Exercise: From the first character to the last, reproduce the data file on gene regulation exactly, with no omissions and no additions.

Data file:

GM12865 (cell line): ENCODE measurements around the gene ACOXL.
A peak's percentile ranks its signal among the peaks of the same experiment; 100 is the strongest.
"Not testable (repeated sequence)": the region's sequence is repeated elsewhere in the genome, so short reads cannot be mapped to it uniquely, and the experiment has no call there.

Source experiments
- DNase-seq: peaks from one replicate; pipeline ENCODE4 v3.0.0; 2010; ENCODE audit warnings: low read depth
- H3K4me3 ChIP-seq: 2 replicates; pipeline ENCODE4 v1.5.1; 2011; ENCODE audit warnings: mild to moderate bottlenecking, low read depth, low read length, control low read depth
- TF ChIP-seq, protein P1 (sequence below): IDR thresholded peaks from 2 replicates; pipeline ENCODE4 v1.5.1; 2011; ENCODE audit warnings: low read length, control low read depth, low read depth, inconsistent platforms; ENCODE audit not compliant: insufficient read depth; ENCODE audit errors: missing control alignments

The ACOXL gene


GM12865 (cell line): ENCODE measurements around the gene ACOXL.
A peak's percentile ranks its signal among the peaks of the same experiment; 100 is the strongest.
"Not testable (repeated sequence)": the region's sequence is repeated elsewhere in the genome, so short reads cannot be mapped to it uniquely, and the experiment has no call there.

Source experiments
- DNase-seq: peaks from one replicate; pipeline ENCODE4 v3.0.0; 2010; ENCODE audit warnings: low read depth
- H3K4me3 ChIP-seq: 2 replicates; pipeline ENCODE4 v1.5.1; 2011; ENCODE audit warnings: mild to moderate bottlenecking, low read depth, low read length, control low read depth
- TF ChIP-seq, protein P1 (sequence below): IDR thresholded peaks from 2 replicates; pipeline ENCODE4 v1.5.1; 2011; ENCODE audit warnings: low read length, control low read depth, low read depth, inconsistent platforms; ENCODE audit not compliant: insufficient read depth; ENCODE audit errors: missing control alignments

The ACOXL gene